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Old 07-11-2008, 12:36 PM
Ron Johnson
 
Default Package management unsafe?

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http://www.cs.arizona.edu/people/justin/packagemanagersecurity/attacks-on-package-managers.html

What are people's thoughts on this?

- --
Ron Johnson, Jr.
Jefferson LA USA

"Kittens give Morbo gas. In lighter news, the city of New New
York is doomed."
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Old 07-11-2008, 12:55 PM
"Steinar H. Gunderson"
 
Default Package management unsafe?

On Fri, Jul 11, 2008 at 07:36:44AM -0500, Ron Johnson wrote:
> http://www.cs.arizona.edu/people/justin/packagemanagersecurity/attacks-on-package-managers.html
>
> What are people's thoughts on this?

It's been known for quite a while. (I asked one of the guys publishing it,
and he was fully aware of that, but felt it was still important to bring
light to it.)

In any case, it's pretty hard to exploit as long as you have security updates
on a different (trusted) server. The best thing you can do is DoS the process
so the user's package management software crashes, or simply never update
your mirror so users don't get updates.

/* Steinar */
--
Homepage: http://www.sesse.net/


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Old 07-11-2008, 03:48 PM
"Michael Casadevall"
 
Default Package management unsafe?

Maybe a check should be added to APT to flag a warning if there has been no updates for a significant period of time? That way if a mirror ever does that, its more detectable.
Michael

On Fri, Jul 11, 2008 at 8:55 AM, Steinar H. Gunderson <sgunderson@bigfoot.com> wrote:

> On Fri, Jul 11, 2008 at 07:36:44AM -0500, Ron Johnson wrote:
>> http://www.cs.arizona.edu/people/justin/packagemanagersecurity/attacks-on-package-managers.html

>>
>> What are people's thoughts on this?
>
> It's been known for quite a while. (I asked one of the guys publishing it,
> and he was fully aware of that, but felt it was still important to bring

> light to it.)
>
> In any case, it's pretty hard to exploit as long as you have security updates
> on a different (trusted) server. The best thing you can do is DoS the process
> so the user's package management software crashes, or simply never update

> your mirror so users don't get updates.
>
> /* Steinar */
> --
> Homepage: http://www.sesse.net/
>
>
> --
> To UNSUBSCRIBE, email to debian-devel-REQUEST@lists.debian.org

> with a subject of "unsubscribe". Trouble? Contact listmaster@lists.debian.org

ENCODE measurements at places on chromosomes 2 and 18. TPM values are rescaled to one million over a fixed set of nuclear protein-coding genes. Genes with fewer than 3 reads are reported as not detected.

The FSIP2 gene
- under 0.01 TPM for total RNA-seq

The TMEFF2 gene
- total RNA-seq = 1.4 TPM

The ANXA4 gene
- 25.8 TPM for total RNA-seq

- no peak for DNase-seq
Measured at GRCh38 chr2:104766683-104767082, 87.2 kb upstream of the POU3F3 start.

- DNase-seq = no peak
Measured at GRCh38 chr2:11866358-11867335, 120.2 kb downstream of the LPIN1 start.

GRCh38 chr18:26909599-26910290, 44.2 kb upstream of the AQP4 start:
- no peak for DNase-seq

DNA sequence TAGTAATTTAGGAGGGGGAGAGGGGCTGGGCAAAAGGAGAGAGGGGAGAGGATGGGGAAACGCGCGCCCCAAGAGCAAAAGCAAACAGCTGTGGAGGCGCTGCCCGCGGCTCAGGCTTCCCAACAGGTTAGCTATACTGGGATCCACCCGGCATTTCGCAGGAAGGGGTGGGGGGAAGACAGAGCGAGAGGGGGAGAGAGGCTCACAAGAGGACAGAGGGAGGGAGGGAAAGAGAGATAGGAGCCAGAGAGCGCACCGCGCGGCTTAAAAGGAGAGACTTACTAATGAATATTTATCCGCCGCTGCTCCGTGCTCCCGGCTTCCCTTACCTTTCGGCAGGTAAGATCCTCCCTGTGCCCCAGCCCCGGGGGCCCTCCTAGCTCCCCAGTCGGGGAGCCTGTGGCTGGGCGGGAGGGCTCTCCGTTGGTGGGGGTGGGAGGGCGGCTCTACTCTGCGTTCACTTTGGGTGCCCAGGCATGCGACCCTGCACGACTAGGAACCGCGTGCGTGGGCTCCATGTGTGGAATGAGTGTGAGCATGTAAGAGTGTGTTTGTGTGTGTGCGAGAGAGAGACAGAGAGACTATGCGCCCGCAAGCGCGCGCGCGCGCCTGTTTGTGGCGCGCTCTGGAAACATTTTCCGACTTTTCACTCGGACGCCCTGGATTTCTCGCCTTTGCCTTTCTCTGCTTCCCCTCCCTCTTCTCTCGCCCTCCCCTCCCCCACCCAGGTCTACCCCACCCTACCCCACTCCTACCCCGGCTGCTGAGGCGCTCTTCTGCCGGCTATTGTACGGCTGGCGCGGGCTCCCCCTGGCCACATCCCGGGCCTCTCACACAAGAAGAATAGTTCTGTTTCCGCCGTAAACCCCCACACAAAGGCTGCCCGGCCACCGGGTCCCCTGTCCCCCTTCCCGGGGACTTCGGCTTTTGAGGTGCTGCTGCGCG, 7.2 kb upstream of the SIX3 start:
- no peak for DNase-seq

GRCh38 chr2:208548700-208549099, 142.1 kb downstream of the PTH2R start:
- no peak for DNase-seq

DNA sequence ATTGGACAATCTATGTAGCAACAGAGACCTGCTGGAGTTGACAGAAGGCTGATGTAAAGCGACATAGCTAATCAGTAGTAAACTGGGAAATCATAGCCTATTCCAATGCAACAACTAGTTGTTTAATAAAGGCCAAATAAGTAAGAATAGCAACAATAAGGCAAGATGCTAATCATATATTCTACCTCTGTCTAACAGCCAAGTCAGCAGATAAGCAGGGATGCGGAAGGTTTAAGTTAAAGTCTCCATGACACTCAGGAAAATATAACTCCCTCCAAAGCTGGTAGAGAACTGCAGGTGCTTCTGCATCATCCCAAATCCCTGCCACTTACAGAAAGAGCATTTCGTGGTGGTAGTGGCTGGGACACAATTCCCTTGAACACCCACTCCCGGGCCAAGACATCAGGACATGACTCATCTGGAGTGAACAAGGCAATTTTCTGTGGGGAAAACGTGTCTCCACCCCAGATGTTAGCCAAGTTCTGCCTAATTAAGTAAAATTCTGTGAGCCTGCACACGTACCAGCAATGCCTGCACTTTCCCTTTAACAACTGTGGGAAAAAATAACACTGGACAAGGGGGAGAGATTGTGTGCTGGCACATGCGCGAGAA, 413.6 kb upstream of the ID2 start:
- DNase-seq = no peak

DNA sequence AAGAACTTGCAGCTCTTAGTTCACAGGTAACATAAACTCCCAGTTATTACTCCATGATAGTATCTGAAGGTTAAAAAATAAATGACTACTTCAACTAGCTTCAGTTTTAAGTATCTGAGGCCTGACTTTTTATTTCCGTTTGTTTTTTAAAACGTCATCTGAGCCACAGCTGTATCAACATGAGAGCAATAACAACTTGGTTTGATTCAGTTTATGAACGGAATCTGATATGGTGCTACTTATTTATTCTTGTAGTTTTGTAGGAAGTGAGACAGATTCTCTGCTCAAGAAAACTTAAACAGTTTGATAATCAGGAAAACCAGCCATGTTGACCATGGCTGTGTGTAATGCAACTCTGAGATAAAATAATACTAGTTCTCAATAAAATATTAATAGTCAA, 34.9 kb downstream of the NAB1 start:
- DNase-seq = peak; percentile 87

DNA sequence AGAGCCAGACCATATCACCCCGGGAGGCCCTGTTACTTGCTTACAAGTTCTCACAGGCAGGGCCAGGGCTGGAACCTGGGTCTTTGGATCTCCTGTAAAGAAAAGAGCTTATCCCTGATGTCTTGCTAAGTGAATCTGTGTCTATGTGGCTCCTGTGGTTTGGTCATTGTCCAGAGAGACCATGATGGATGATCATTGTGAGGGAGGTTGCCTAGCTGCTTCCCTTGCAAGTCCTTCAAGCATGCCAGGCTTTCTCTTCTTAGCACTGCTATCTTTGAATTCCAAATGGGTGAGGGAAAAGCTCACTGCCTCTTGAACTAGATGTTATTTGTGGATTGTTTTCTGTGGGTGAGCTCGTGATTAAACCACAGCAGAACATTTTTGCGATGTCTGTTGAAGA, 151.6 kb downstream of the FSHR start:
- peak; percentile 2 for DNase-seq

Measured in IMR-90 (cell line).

>
>
 
Old 07-11-2008, 03:51 PM
Florian Weimer
 
Default Package management unsafe?

* Ron Johnson:

> http://www.cs.arizona.edu/people/justin/packagemanagersecurity/attacks-on-package-managers.html
>
> What are people's thoughts on this?

HTTPS doesn't help against non-trusted mirrors.

The difficult question is how to tell an APT source which is not updated
regularly from an APT source that has been rolled back in a replay
attack.

Apart from that, this is clearly a PR stunt. Next, we might see someone
who tries to get into the project, with the intent to upload Trojanized
packages--all in the name of academic research.


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Old 07-12-2008, 12:39 AM
Frank Lichtenheld
 
Default Package management unsafe?

On Fri, Jul 11, 2008 at 11:48:03AM -0400, Michael Casadevall wrote:
> Maybe a check should be added to APT to flag a warning if there has been no
> updates for a significant period of time? That way if a mirror ever does
> that, its more detectable.

That really doesn't make any sense for stable users since our point
releases aren't exactly weekly

Gruesse,
--
Frank Lichtenheld <djpig@debian.org>
www: http://www.djpig.de/


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Old 07-12-2008, 12:50 AM
"Michael Casadevall"
 
Default Package management unsafe?

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It doesn't have to have updated packages, maybe have something like this

APT-Ping: *timestamp*

and then push out a new packages file with just an updated timestamp in it.

Michael


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On Fri, Jul 11, 2008 at 8:39 PM, Frank Lichtenheld <djpig@debian.org> wrote:

On Fri, Jul 11, 2008 at 11:48:03AM -0400, Michael Casadevall wrote:

> Maybe a check should be added to APT to flag a warning if there has been no

> updates for a significant period of time? That way if a mirror ever does

> that, its more detectable.



That really doesn't make any sense for stable users since our point

releases aren't exactly weekly



Gruesse,

--

Frank Lichtenheld <djpig@debian.org>

www: http://www.djpig.de/
 
Old 07-12-2008, 01:07 AM
Don Armstrong
 
Default Package management unsafe?

On Sat, 12 Jul 2008, Frank Lichtenheld wrote:

> On Fri, Jul 11, 2008 at 11:48:03AM -0400, Michael Casadevall wrote:
> > Maybe a check should be added to APT to flag a warning if there has been no
> > updates for a significant period of time? That way if a mirror ever does
> > that, its more detectable.
>
> That really doesn't make any sense for stable users since our point
> releases aren't exactly weekly

It wouldn't be a huge deal to re-sign the package list every n days
and warn if the package list was signed more than n+r days ago. [This
would even be useful to handle properly mirrors which are just out of
date even without nefarious behavoir.]


Don Armstrong

--
Quite the contrary; they *love* collateral damage. If they can make
you miserable enough, maybe you'll stop using email entirely. Once
enough people do that, then there'll be no legitimate reason left for
anyone to run an SMTP server, and the spam problem will be solved.